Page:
This Site Just Sold For $75k After Making $7k For One Month…Bad Deal?

I was just at one of the online website marketplaces and noticed this website that sold for $75k.

Anytime a website sells in the high 5 figures it gets my attention. So after a closer look let me tell you why I think one party got the better end of the deal.

The website is dogfood.guru. It is basically a website that talks about dog food recalls and does reviews etc.

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The website was started literally just a year ago. As you can see from the traffic chart here it ramped up pretty quickly.

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Within 5 months of starting the website is was up to 20,000 visitors a month. In case you were wondering that was really good. At the 10 month mark their website traffic doubled. Then as you can see 1 month later it doubled again.

This is not normal growth. The traffic growth of this website was phenomenal. It is rare to see a website grow that quickly being that new of a site.

First Red Flag

Here is a chart of the breakdown of traffic sources:

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The most interesting thing here and my first major red flag is the site gets 86% of its traffic from search engines. It doesn’t say which ones but it is most likely Google. The reason this is a major red flag is because that means there is no traffic diversity and one Google change could erase all of the traffic instantly.

Think about it. If they lost their rankings the site would go from 150,000 visitors a month to just 21,000 per month and it would be even lower than that because a lot of the direct traffic comes from people who found the site through Google.

It is a major red flag for me because this is exactly what happened to me on a site that was making $1000/day, believe me it was not cool.

I am very surprised to see how a website that is barely a year old could grow in the search results like that. If a new site can move up in the rankings that quickly, I may have to rethink my entire philosophy of buying existing undervalued websites and just start one from scratch.

I think a lot of it has to do with the fact that there probably wasn’t a lot of competition in the “dog food reviews” space so it made the barrier to entry much smaller.

I just wouldn’t trust that this traffic or the search rankings were going to stick with such a small amount of history. Show me that kind of traffic for 2 or 3 years, then I am much more interested.

Red Flag Number 2

The second major red flag that jumps out at me is the revenue from the site. As you can see from the chart below the site made $6800 last month.

dogfoodgururevenue

Even if I just look at the last 3 months of revenue and take an average a 10x multiple (which is pretty standard for online businesses) would be about $40k.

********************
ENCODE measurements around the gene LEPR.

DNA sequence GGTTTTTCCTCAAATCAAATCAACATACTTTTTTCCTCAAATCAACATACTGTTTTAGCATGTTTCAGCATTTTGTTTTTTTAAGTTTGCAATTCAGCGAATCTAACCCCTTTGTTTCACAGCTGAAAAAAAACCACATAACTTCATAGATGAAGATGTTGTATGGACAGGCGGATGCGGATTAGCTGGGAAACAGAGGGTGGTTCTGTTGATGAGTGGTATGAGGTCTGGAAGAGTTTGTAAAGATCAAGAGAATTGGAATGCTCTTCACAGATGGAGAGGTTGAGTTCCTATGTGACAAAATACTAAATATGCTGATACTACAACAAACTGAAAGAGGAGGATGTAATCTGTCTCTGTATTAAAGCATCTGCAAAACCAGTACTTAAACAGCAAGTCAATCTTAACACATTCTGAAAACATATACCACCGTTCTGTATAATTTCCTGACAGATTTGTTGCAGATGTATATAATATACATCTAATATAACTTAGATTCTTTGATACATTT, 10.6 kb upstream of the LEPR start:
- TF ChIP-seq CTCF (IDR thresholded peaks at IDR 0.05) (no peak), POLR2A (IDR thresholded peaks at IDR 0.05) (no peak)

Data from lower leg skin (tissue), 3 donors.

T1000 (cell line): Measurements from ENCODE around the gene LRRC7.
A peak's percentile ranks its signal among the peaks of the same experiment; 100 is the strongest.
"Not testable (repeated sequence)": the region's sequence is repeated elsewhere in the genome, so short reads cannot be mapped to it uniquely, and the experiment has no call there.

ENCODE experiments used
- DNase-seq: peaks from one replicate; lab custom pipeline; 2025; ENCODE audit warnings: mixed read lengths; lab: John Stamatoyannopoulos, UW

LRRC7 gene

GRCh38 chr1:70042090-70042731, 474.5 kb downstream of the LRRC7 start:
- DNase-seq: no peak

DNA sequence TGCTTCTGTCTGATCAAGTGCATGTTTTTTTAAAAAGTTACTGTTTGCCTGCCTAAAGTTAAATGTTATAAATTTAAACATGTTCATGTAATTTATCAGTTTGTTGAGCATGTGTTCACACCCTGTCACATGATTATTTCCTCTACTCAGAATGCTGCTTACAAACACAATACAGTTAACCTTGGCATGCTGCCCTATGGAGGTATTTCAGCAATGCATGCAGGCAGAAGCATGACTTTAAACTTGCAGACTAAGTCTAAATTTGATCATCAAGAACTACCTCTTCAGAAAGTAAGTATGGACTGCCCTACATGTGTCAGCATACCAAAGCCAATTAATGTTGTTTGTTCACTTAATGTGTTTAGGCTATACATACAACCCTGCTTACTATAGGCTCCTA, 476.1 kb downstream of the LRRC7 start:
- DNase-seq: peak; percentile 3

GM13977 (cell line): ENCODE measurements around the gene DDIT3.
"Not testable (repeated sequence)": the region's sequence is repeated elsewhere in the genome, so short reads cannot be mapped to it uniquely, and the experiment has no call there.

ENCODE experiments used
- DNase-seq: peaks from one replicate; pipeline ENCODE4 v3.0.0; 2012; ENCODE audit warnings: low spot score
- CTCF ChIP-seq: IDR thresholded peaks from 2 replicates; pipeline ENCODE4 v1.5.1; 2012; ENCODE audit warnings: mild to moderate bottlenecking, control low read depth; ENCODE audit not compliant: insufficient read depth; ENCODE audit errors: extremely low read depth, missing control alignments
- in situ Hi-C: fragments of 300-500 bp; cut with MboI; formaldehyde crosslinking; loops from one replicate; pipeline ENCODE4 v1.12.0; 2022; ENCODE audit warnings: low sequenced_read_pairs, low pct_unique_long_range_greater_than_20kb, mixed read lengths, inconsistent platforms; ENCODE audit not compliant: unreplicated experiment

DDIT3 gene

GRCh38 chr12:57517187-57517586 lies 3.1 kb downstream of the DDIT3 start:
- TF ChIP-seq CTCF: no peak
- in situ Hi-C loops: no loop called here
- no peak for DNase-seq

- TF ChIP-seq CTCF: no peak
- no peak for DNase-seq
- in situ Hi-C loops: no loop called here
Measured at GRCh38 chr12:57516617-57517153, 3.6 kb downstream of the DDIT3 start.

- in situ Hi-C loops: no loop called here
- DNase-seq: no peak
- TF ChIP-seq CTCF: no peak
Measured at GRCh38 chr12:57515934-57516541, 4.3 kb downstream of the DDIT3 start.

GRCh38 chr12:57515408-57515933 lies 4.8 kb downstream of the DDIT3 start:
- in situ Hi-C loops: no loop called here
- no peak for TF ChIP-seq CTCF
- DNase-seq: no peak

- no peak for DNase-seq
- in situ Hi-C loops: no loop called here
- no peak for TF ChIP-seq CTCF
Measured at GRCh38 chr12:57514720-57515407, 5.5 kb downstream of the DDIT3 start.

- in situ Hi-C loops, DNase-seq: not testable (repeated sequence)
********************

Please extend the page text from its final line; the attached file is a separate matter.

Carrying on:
The buyer of the website based the multiple off of just one month’s revenue history. That is a GREAT way to get yourself burned and lose a lot of money.

Instead what the buyer should have done is averaged out the 6 months of revenue data and based his 10x multiple on that, which would have been about $27,000.

Now I can understand that you have to factor in the growth of the site and how you could probably make the assumption that the site will at least hold where it is at right now and that might drive up the price a little.

That is why selling a website at auction can sometimes be the best way to go. Get different people bidding against each other based on potential.

Who knows, if this things stays where it is at or continues to grow this website could bring in $100k in a year which would be an amazing return on investment.

That is the risk the buyer is taking. They are probably much more familiar with the dog space than I am.

What I Think The Website Is Worth

If the owner of this website came to me and wanted me to buy, after looking at all of the data and the industry and looking at the revenue channels that exist in the dog food/pet space I would probably not be comfortable paying $75,000 for the website.

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I would be much more comfortable coming in at about the $25,000-$35,000 range for this site. That way if things stay exactly as they are I can make my money back in 4 to 6 months but if in a month or two things take a dive, my risk is mitigated.

Again, the pet space is not one I have spent much time in so I would be much more risk averse on this one. If it was an industry I knew more about I might be willing to go higher.

 

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Posted in Buying Websites, Flipping Websites, selling websites
2 comments on “This Site Just Sold For $75k After Making $7k For One Month…Bad Deal?
  1. Donald Mckenzie Jr. says:

    Adam, I agree with your analysis. I just saw this auction as well on the website, and really appreciate this breakdown. From a financial standpoint, if I was the owner, I would dig deeper into this particular niche and build the site even bigger. The costs are kept nice and low, so I could imagine the site generating around $9K – $10K per month by the end of this year, or even sooner. I would be pretty sad to let it go, even for the $75K.

  2. Adam says:

    Yeah it is hard to say goodbye to a site that is growing that quickly but I know from experience it is better to sell high than to wait and lose a lot of money. (Im speaking from personal experience.)

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